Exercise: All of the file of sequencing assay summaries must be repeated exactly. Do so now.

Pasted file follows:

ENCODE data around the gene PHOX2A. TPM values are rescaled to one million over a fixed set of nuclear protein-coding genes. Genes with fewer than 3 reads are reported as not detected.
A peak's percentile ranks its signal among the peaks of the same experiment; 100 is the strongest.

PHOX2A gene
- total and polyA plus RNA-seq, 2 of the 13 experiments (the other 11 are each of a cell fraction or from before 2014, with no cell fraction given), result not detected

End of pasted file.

ENCODE data around the gene PHOX2A. TPM values are rescaled to one million over a fixed set of nuclear protein-coding genes. Genes with fewer than 3 reads are reported as not detected.
A peak's percentile ranks its signal among the peaks of the same experiment; 100 is the strongest.

PHOX2A gene
- total and polyA plus RNA-seq, 2 of the 13 experiments (the other 11 are each of a cell fraction or from before 2014, with no cell fraction given), result not detected